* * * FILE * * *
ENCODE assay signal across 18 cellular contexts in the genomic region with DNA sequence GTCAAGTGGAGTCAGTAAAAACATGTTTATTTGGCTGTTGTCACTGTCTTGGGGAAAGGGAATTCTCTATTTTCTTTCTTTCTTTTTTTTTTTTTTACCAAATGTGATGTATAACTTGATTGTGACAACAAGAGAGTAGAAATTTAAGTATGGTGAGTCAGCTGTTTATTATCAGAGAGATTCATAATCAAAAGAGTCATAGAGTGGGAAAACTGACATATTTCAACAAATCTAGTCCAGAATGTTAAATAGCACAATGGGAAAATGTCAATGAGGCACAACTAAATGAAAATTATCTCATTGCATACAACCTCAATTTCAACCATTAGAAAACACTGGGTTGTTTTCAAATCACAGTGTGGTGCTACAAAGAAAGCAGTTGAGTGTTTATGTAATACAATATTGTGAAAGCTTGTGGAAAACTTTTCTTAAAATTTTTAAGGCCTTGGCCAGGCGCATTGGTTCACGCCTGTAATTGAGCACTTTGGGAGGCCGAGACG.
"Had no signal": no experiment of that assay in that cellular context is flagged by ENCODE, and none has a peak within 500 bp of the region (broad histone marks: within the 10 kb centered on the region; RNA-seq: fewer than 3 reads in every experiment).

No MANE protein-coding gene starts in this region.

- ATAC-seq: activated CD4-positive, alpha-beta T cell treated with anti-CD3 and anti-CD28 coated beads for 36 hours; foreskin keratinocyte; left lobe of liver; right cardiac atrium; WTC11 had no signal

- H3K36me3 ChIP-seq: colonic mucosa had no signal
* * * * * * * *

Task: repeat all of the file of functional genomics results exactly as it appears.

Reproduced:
ENCODE assay signal across 18 cellular contexts in the genomic region with DNA sequence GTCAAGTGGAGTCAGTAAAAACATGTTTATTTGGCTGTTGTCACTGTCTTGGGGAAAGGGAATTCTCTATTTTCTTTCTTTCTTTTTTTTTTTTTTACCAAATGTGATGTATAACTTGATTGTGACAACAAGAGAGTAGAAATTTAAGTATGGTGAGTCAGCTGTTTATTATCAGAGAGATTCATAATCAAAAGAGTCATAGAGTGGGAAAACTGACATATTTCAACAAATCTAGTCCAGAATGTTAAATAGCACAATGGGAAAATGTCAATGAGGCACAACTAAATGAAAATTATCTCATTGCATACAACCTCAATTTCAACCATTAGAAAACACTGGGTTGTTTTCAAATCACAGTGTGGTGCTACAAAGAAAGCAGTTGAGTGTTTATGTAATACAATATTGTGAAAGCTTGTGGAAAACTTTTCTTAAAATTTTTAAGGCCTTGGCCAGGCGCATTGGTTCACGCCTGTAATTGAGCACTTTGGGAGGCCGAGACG.
"Had no signal": no experiment of that assay in that cellular context is flagged by ENCODE, and none has a peak within 500 bp of the region (broad histone marks: within the 10 kb centered on the region; RNA-seq: fewer than 3 reads in every experiment).

No MANE protein-coding gene starts in this region.

- ATAC-seq: activated CD4-positive, alpha-beta T cell treated with anti-CD3 and anti-CD28 coated beads for 36 hours; foreskin keratinocyte; left lobe of liver; right cardiac atrium; WTC11 had no signal

- H3K36me3 ChIP-seq: colonic mucosa had no signal